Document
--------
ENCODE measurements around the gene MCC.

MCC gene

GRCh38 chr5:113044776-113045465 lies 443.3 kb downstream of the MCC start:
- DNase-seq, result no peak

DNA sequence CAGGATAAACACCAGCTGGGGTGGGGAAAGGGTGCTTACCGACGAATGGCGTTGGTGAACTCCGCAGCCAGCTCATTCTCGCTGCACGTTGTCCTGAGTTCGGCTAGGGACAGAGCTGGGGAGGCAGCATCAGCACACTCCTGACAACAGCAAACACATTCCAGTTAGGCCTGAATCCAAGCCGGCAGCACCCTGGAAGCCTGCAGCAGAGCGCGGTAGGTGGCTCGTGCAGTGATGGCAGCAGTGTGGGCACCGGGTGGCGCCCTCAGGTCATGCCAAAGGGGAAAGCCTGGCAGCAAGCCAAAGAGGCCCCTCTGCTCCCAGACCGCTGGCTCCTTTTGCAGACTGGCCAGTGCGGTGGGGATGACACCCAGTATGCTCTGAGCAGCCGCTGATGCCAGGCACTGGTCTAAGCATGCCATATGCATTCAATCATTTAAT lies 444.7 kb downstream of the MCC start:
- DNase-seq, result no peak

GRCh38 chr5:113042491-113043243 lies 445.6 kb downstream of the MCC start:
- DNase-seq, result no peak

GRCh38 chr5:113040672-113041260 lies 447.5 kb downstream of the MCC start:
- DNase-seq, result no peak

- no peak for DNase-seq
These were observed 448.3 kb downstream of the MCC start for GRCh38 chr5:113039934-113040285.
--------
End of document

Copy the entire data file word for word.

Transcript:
ENCODE measurements around the gene MCC.

MCC gene

GRCh38 chr5:113044776-113045465 lies 443.3 kb downstream of the MCC start:
- DNase-seq, result no peak

DNA sequence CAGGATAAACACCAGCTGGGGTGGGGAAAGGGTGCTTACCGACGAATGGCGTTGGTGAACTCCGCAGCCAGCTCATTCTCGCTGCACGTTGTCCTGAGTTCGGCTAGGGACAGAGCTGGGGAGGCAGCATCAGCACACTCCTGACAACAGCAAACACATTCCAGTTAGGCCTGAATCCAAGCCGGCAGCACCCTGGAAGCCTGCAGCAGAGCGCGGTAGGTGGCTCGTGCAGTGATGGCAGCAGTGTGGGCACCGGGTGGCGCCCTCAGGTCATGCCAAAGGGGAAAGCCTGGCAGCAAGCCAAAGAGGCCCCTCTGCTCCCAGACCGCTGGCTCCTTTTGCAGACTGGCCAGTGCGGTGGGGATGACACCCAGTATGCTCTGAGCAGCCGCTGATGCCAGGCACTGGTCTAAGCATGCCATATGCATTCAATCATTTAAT lies 444.7 kb downstream of the MCC start:
- DNase-seq, result no peak

GRCh38 chr5:113042491-113043243 lies 445.6 kb downstream of the MCC start:
- DNase-seq, result no peak

GRCh38 chr5:113040672-113041260 lies 447.5 kb downstream of the MCC start:
- DNase-seq, result no peak

- no peak for DNase-seq
These were observed 448.3 kb downstream of the MCC start for GRCh38 chr5:113039934-113040285.